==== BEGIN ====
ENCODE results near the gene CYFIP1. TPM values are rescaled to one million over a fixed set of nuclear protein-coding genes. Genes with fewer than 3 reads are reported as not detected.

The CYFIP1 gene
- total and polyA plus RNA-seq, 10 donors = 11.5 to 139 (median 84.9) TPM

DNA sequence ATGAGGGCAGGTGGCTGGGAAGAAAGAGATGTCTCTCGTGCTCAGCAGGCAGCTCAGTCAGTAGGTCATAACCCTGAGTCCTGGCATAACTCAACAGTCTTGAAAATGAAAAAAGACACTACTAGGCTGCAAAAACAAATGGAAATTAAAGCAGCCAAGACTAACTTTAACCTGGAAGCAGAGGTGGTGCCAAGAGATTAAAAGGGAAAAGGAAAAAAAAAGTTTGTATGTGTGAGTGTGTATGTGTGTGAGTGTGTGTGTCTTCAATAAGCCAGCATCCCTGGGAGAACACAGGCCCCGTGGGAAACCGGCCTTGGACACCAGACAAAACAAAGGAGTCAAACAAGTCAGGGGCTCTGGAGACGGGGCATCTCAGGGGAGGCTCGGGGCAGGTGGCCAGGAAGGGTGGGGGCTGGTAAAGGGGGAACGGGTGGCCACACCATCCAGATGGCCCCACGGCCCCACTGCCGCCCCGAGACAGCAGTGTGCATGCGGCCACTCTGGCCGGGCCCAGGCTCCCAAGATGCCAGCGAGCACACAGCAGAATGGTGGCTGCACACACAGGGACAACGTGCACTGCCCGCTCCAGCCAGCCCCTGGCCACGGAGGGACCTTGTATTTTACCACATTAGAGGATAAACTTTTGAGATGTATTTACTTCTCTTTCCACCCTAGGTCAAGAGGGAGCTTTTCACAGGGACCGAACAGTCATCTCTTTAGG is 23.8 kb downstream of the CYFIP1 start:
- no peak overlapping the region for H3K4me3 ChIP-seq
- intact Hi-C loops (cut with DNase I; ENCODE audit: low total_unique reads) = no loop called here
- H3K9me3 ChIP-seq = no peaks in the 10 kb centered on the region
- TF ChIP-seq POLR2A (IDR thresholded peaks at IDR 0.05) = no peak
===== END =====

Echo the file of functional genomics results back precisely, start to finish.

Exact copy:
ENCODE results near the gene CYFIP1. TPM values are rescaled to one million over a fixed set of nuclear protein-coding genes. Genes with fewer than 3 reads are reported as not detected.

The CYFIP1 gene
- total and polyA plus RNA-seq, 10 donors = 11.5 to 139 (median 84.9) TPM

DNA sequence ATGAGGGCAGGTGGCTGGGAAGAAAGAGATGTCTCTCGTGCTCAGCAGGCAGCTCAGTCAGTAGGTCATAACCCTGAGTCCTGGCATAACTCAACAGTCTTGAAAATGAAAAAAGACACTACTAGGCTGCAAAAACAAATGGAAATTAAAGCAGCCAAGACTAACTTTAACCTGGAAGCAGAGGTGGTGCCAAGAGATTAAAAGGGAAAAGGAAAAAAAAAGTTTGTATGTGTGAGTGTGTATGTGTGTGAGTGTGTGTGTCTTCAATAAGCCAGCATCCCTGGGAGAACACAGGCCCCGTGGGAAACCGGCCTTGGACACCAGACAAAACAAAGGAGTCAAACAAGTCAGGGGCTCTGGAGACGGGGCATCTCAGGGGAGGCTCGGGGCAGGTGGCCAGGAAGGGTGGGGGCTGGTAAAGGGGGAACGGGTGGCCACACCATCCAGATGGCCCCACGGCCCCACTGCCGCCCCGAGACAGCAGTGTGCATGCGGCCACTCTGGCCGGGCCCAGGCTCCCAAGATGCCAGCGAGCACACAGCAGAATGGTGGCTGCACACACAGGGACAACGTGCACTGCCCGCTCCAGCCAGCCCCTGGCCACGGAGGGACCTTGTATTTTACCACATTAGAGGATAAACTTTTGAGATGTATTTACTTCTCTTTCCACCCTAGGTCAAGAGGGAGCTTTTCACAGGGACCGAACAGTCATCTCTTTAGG is 23.8 kb downstream of the CYFIP1 start:
- no peak overlapping the region for H3K4me3 ChIP-seq
- intact Hi-C loops (cut with DNase I; ENCODE audit: low total_unique reads) = no loop called here
- H3K9me3 ChIP-seq = no peaks in the 10 kb centered on the region
- TF ChIP-seq POLR2A (IDR thresholded peaks at IDR 0.05) = no peak